Lightly hazed golden blonde colour, about a finger of white head, some lace. Smell i sfairly spicy, interesting yeasty notes, banana, fruit, light green apple, coriander and pepper. Taste is spicy and smokey, peated malt and light salty flavour, yeasty with a fruity-bubble gum finish. Medium-high carbonation, medium bodied. Enjoyable and a bit different for the style, peat malt flavours were a bit distracting at times but still quite drinkable.

Photo of thehyperduck
3.79/5  rDev -0.5%
look: 2.5 | smell: 3 | taste: 4.25 | feel: 3.5 | overall: 4

500 mL bottle from the LCBO. Bottled on July 18 2012, this is one of several Nøgne Ø brews I picked up in London last month. Tripels are one of my favourite Belgian styles - but the key word there is 'Belgian', because honestly a lot of non-Belgian-made tripels leave me underwhelmed for one reason or another. Not gonna get ahead of myself though, because the last Nøgne Ø brew I cracked open was superb. Poured into a snifter.

Pours a cloudy golden-apricot colour, and even though the pour was fairly aggressive I didn't get much more than one fingers' worth of soapy white head. It wilts quickly, leaving nothing more than a thin collar and film on the surface in its wake. Subsequent pours from the bottle were equally flat. The aroma is yeasty, with big red apple and pear notes, as well as hints of orange zest, coriander and clove. Slightly herbal and spicy. Enjoyable enough, but not very complex and kind of subdued. Kind of reminds me of a witbier.

I wasn't terribly impressed up to this point, but it does taste pretty good I suppose, with the profile accomplishing most of what I expect from a tripel, with a few odd additions that switch the formula up a bit. It starts off sweet, with wheat malt, candi sugar and lots of the usual orchard fruit notes - red appleskin, apricots and orangepeel being the most noticeable features. The citrusy notes give it a slightly unusual tartness mid-sip, but this quickly gives way to clove, coriander, and white pepper spice, as well as some faint smokiness, lots of yeast and overripe banana in the finish. A little boozy, but not to an unusual degree for the style, and it works fairly well in the context of the other flavours. Spicy, sweet aftertaste with some lingering heat. Medium-bodied, with perfectly restrained carbonation that gives it a spritzy mouthfeel without being distracting. A good sipper that improves markedly as it warms.

Not the best tripel I've ever had, but a pretty good effort nonetheless. The addition of Scottish peat-smoked malt isn't too prominent in the flavour, but might explain a few of the departures from more traditional features of the style. My only real complaint is the spiciness, which becomes tiring quickly - this pint bottle is probably the ideal serving size, and I doubt I'd be up for seconds. To be fair though, it does become smoother as it warms.

Final Grade: 3.79, an acceptable B+ grade. Nøgne Ø's Tiger Tripel is a solid Belgian-style ale, but in my opinion it doesn't quite measure up to the true heavyweights of the style - the titans of Tripelitania like Chimay or La Fin du Monde. Not a completely orthodox example of the style, so the minor tweaks may be enough to make this one worthy of a try - assuming you're looking for something that follows a slightly different vein than those classic tripels. I wouldn't go out of my way seeking it out though, and I doubt I'd pick it up again (mostly because of the price). I still enjoyed the glass, so I wouldn't necessarily discourage others from trying this, but it's not a standout in its category.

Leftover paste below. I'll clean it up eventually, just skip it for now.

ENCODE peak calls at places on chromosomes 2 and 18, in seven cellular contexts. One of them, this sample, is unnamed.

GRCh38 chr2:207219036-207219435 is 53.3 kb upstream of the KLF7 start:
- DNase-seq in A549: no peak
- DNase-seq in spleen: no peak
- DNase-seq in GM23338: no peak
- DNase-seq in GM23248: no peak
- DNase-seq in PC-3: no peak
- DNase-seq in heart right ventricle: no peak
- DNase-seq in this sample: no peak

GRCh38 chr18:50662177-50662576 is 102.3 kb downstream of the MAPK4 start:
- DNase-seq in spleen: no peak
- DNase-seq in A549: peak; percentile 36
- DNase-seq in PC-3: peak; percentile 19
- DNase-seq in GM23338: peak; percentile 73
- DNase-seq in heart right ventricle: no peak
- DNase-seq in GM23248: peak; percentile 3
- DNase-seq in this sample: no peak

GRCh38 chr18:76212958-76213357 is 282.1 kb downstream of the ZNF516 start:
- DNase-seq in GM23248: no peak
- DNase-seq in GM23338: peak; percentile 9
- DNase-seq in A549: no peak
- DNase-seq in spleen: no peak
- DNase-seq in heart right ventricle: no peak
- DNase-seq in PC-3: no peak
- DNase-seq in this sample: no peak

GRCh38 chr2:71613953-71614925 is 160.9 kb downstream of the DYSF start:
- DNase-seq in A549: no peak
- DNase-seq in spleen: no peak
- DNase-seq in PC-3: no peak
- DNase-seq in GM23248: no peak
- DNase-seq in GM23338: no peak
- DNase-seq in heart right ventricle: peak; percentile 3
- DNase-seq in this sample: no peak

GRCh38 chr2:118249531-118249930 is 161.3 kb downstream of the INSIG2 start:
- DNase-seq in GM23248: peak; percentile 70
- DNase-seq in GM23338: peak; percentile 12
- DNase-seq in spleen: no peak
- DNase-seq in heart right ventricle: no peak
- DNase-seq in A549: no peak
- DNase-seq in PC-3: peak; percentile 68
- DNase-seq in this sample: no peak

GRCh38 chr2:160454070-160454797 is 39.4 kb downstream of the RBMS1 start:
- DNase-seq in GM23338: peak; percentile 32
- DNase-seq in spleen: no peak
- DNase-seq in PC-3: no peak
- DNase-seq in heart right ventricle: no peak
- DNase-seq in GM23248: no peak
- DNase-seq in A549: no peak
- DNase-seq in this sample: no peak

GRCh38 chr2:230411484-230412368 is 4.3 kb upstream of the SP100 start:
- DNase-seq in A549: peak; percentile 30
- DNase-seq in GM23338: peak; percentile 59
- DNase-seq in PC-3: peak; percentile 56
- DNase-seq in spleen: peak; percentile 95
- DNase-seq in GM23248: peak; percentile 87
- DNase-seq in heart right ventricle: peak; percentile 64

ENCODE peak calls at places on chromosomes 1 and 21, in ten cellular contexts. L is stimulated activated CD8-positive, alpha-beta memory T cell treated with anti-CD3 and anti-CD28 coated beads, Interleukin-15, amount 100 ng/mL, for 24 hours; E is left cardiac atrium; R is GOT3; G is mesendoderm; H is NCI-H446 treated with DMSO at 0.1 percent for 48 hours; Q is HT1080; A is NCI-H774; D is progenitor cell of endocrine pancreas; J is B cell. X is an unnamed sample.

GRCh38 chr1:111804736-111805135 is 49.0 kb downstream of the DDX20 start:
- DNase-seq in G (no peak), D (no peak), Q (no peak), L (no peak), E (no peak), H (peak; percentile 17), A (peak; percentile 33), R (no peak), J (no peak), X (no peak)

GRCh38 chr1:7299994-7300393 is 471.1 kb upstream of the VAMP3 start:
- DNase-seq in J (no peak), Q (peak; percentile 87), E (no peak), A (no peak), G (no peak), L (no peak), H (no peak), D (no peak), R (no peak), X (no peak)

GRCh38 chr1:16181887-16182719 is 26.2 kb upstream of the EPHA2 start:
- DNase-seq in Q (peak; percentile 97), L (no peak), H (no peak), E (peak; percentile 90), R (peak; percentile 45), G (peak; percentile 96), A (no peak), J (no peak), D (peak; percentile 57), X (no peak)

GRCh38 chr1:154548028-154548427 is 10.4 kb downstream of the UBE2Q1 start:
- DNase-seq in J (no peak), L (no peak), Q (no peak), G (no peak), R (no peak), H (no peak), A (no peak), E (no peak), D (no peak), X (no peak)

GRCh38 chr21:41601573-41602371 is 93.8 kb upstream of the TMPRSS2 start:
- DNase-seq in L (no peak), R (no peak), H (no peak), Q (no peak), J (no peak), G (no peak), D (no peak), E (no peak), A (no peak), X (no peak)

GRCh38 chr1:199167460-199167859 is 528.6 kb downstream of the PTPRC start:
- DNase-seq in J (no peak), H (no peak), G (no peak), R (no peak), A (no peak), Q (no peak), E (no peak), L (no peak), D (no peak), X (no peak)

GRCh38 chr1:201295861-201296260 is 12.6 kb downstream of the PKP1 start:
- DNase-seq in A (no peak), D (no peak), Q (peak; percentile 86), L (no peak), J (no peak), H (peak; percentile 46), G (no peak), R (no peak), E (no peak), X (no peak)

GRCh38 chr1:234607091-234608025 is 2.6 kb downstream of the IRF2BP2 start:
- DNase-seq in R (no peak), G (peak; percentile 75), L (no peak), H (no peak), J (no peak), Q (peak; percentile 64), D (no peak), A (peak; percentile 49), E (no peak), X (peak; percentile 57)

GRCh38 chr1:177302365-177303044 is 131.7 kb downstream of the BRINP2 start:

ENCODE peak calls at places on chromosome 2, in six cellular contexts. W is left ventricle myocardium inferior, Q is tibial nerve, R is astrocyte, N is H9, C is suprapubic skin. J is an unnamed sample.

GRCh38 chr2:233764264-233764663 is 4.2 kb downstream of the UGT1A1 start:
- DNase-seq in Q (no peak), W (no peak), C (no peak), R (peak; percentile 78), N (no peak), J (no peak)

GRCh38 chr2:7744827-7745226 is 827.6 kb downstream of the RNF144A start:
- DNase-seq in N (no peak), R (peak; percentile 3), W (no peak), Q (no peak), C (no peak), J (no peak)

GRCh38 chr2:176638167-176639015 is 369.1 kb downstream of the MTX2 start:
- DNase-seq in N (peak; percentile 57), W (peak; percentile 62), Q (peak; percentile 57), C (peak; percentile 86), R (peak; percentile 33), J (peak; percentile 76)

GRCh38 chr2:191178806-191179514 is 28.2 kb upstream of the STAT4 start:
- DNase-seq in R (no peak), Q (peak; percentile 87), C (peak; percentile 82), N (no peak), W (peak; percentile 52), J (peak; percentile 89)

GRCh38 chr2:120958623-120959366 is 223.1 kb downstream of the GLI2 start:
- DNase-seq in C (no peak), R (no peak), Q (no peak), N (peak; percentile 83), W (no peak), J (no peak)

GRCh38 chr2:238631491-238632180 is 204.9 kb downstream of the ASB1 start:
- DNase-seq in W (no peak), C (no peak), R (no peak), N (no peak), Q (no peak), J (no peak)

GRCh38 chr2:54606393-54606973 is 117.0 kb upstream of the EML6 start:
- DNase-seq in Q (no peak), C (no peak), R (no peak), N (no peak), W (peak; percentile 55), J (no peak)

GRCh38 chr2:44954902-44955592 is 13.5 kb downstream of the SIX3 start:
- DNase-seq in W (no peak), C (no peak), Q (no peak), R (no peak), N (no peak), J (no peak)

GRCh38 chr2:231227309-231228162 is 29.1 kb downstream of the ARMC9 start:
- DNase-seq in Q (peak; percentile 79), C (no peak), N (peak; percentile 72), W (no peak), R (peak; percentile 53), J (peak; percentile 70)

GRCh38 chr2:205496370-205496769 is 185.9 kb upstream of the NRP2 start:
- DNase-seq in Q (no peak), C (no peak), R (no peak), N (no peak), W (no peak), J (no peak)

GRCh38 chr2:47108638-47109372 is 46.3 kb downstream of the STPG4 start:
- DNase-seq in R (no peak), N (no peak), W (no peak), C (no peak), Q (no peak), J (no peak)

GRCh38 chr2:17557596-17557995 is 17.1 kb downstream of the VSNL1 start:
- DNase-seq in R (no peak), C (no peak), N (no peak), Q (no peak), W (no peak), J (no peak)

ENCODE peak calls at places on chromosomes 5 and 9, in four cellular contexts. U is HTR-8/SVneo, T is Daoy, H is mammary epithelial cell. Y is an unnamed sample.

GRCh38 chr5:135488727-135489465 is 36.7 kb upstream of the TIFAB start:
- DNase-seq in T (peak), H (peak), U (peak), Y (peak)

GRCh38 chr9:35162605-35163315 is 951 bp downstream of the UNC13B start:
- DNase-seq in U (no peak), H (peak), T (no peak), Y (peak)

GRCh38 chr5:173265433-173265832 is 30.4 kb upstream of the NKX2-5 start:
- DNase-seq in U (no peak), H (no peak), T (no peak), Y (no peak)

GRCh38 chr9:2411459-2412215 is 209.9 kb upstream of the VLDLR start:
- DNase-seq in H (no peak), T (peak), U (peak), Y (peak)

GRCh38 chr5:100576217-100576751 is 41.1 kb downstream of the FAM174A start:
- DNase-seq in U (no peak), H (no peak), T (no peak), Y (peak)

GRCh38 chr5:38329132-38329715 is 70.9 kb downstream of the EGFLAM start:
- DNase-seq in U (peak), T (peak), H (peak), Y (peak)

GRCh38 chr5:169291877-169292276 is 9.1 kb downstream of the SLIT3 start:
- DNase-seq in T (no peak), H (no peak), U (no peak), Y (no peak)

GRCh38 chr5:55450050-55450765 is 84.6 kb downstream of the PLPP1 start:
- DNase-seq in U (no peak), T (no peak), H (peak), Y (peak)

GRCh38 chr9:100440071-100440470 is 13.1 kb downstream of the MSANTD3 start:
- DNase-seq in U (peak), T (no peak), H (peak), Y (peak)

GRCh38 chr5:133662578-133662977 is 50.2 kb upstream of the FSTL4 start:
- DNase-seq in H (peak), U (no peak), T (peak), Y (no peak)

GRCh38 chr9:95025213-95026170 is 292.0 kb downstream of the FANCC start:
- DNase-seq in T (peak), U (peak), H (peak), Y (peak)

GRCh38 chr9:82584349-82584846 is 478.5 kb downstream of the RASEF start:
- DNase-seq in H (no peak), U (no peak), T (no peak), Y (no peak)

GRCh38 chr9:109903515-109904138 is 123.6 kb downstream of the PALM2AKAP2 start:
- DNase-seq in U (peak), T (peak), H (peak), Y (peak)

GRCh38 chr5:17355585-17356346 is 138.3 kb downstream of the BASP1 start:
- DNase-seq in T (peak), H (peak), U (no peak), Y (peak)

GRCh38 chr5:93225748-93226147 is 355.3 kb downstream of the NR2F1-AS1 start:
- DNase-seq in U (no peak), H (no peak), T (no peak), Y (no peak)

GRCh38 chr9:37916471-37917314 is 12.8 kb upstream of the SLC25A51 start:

Photo of jrenihan
3.88/5  rDev +1.8%
look: 3.5 | smell: 4 | taste: 4 | feel: 4 | overall: 3.5

Bottled July 18, 2012.

Beer is clear golden in colour. A vigorous pour results in a smallish white head that dissipates very quickly.

Smell contains a pretty balanced mix of fruit and spice, along with some malt. Pear and apple, white pepper, some bread and a touch of honey.

Taste is similar to the nose. Apple and pear, some light spice flavours, honey, and a bit of yeast. Booze is noticeable but not too strong. Fairly sweet.

Full bodied, moderately carbonated, a bit sticky.

Overall, a pretty good but not great tripel. Enjoyable but there are certainly better ones out there.

Photo of jmkoscie
4.25/5  rDev +11.5%

Photo of t0rin0
3.75/5  rDev -1.6%

Photo of Halcyondays
4.25/5  rDev +11.5%

Photo of Akilles047
4.75/5  rDev +24.7%

Photo of GRG1313
3.5/5  rDev -8.1%

Photo of BEERchitect
3.55/5  rDev -6.8%
look: 4.5 | smell: 3.5 | taste: 3.5 | feel: 3.5 | overall: 3.5

It's got a tiger wearing sunglasses! Of course, the beer has got to be awsome- right? Nothing inside the bottle could possibly compare to the sunglass-wearin' tiger! Raahrrr!

But the appearance of the beer is every bit as confidence as the label. Pouring a bright yellow color, the beer's yeasty haze allows for a supple diffused glow. Strong streams of carbonation constantly feed a fluffy and creamy white head that tops the beer. Lacing marvelously and with great retention, this beer looks as tripel-like as any I've seen.

Sweet and spicy aromas seem to blend elements of honey, sugar cookie, and mild bready grain mixed with white and black pepper, mild peaty smoke, and softer coriander and mint. Quite aromatic, but less zesty from the normal lemongrass character of Belgian hops and this leaves the beer lacking a bit.

Flavors follow suit with the sweet smoky interplay working out nicely. Malty-rich to taste, the grain and light starch introduces light sweetness of powdered sugar and bread dough. The middle palate continues to introduce layers of taste beginning with white pepper, then fresh cracked peppercorn, and ending with the taste of peat-smoke. Lightly acidic with apple and lemon esters and mildly sulfur, and this suffices nicely as the taste and bitterness from hops struggle to balance the rich malts.

Slightly fuller in body than expected, even with the strong effervesence from carbonation. The malt presence sticks with the beer deeper into the taste and with a patient dryness that finishes the beer with light acidity, mineral, and hop bitterness.

The glass wearin' tiger represents an assertive tripel taste but does so with more heft in taste and texture, light hop presence, and unexpected smoke flavor. As for an inviting and oddly placed combination of taste, this beer works well. But as for a classic tripel, it's not quite there.

Photo of Florya
4.5/5  rDev +18.1%

Photo of Huhzubendah
3.75/5  rDev -1.6%

Tiger Tripel from Nøgne Ø - Det Kompromissløse Bryggeri A/S
86 out of 100 based on 139 ratings.